what they are teaching is not Buddhism. Like the vast majority of their clients, and the consumers of mindfulness literature, most of them also do not identify themselves as Buddhists. A scholar like Jeff Wilson (Wilson 2014), on the other hand, treats the proliferation of mindfulness-labeled products and services as a paradigmatic example of how Buddhism adapts to and gains mass appeal in a new host-culture by offering practical or worldly benefits. From the perspective of speculative non-buddhism it makes sense to include both secular mindfulness and so-called Secular Buddhism in the wide category of x-buddhism. (For an elaboration on this theme, see for example this post.)
As we know, the practice of mindfulness has often been marketed as a kind of “neutral” technique, stripped of religious beliefs and cultural specifics. Paradoxically, many of its proponents are also convinced that “mindfulness”, as taught today, constitutes the very essence not only of Buddhism but of all major “wisdom traditions”. This perennialist—and chauvinist— assertion has often also been part of what is undeniably a very successful sales pitch. To the critical observer, this may seem as a naïve (or very smart) attempt at having it both ways: The dubious invocation of a “2,500 years old, unbroken tradition” gives one kind of legitimization to the mindfulness project, while a meditation practice wrapped in the language of popular psychology, neuropsychiatry and managementspeak will be even more appealing to clinicians and a mass audience than one that comes with the bells and smells, foreign terminology and metaphysics of conventional Buddhism. (To make things even more confusing, the mindfulness movements undisputed front-figure, Jon Kabat-Zinn, has been quite open with how he sees MBSR as a form of upaya in the service of Buddhist mission.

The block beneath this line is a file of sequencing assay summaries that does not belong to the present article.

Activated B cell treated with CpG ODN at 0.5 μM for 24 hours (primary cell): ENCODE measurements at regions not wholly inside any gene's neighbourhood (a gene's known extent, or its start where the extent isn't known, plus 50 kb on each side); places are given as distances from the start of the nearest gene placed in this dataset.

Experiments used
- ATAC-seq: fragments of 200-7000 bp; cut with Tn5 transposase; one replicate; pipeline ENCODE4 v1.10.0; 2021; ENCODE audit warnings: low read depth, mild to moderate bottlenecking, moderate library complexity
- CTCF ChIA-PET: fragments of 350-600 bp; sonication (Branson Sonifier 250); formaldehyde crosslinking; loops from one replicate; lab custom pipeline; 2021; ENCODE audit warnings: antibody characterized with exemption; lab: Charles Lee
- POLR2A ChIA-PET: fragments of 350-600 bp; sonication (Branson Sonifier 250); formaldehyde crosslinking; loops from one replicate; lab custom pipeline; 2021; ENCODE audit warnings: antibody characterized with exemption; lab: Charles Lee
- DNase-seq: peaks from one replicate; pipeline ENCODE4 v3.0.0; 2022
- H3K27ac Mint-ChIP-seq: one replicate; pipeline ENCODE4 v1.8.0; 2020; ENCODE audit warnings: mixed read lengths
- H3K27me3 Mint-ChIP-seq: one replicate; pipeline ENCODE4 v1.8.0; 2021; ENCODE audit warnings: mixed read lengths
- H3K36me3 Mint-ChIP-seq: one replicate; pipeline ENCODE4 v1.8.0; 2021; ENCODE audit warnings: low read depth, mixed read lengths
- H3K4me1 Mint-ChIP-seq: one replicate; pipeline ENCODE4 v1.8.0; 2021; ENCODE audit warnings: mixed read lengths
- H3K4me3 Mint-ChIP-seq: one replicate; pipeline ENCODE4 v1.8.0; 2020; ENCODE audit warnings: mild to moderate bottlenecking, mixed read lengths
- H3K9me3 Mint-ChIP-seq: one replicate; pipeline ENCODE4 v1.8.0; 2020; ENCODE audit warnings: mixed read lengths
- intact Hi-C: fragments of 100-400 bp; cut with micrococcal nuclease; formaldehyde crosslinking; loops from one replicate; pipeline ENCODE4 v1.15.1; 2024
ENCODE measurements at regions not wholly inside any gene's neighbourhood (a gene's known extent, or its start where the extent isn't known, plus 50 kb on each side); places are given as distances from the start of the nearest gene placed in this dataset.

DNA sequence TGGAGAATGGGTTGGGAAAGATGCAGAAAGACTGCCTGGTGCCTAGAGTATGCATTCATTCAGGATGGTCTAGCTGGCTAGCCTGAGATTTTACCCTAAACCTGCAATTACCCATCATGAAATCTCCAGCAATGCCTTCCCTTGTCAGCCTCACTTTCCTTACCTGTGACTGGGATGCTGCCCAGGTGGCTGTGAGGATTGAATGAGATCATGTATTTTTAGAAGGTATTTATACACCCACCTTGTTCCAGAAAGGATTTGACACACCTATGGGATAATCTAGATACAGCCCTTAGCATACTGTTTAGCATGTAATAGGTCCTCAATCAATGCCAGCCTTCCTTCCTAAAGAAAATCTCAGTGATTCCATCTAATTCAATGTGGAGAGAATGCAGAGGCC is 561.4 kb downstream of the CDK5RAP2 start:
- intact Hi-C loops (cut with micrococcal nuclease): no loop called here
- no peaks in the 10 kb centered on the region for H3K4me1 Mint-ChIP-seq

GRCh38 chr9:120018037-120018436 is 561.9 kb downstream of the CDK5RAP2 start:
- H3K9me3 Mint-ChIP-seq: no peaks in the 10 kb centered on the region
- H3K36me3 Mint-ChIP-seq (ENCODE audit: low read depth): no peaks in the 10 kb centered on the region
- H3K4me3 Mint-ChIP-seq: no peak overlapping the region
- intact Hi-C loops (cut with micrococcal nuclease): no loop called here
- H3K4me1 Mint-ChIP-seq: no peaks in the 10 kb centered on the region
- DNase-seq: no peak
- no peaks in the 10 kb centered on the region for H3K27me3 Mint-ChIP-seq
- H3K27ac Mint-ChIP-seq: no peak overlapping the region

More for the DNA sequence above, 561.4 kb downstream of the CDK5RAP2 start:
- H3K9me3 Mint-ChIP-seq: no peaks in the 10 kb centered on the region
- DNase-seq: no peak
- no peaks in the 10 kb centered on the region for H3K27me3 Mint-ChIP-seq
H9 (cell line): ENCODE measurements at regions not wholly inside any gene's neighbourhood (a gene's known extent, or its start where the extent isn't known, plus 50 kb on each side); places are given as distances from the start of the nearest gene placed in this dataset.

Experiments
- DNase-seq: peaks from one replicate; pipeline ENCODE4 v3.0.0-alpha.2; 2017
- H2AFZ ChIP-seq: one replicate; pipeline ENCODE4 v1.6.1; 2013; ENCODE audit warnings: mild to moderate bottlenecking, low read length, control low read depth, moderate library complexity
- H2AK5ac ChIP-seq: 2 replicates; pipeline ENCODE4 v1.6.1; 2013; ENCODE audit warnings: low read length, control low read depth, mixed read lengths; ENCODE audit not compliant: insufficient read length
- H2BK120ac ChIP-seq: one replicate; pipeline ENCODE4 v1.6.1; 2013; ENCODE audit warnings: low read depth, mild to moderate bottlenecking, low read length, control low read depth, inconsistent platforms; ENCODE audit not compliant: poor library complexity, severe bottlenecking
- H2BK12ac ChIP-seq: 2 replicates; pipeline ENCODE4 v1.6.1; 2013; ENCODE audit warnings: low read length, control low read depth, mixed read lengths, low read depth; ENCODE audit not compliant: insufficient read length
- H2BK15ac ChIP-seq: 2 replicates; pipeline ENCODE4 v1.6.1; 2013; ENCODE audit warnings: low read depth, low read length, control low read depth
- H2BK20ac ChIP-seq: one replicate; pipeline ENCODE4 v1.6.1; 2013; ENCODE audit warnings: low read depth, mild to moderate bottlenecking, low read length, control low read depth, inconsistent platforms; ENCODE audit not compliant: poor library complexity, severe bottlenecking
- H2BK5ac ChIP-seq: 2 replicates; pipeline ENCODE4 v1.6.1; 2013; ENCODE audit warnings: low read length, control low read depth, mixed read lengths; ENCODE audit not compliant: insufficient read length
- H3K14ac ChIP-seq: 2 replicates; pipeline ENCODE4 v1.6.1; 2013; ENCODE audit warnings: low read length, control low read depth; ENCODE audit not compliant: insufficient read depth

This janiform nature of mindfulness raises several interesting questions about the role fo religon (specifically Buddhism) in today’s society, but also about distinctions such as religious/secular and soteriological/therapeutic The ambiguous connection to a religious tradition also makes the significant impact mindfulness has had on ostensibly secular contexts such as medicine, social work, education, the penitentiary system, human resource management, and the military, into something quite remarkable, and something which itself deserves a closer study. In part, this enthusiastic reception can probably be explained by the common but questionable idea that Buddhism is less a religion than a kind of (proto) science which just happens to always resonate with current paradigms, be it quantum mechanics, or cognitive neuroscience, or something else.1 Using a bit of SNB terminology, I would also suggest we could see this as a symptom of a widespread buddhaphilia, a general tendency towards uncritical admiration for all things Buddhist, especially the contemplative super-hero.2 And would it be too far-fetched to suggest that both the inflated claims of the mindfulness industry and the readiness with which substantial parts of the x-buddhist community has embraced it, has something to do with the principle of sufficient buddhism?
* * *
Somewhat in the shadow of the overwhelming hype surrounding mindfulness over the past decade, a number of critical questions and objections have also been raised. Such remarks are of different types, come from various theoretical positions and have been voiced with different emphases. Several of these critiques are discussed in the present book (Plank 2014), and others have been treated extensively elsewhere.3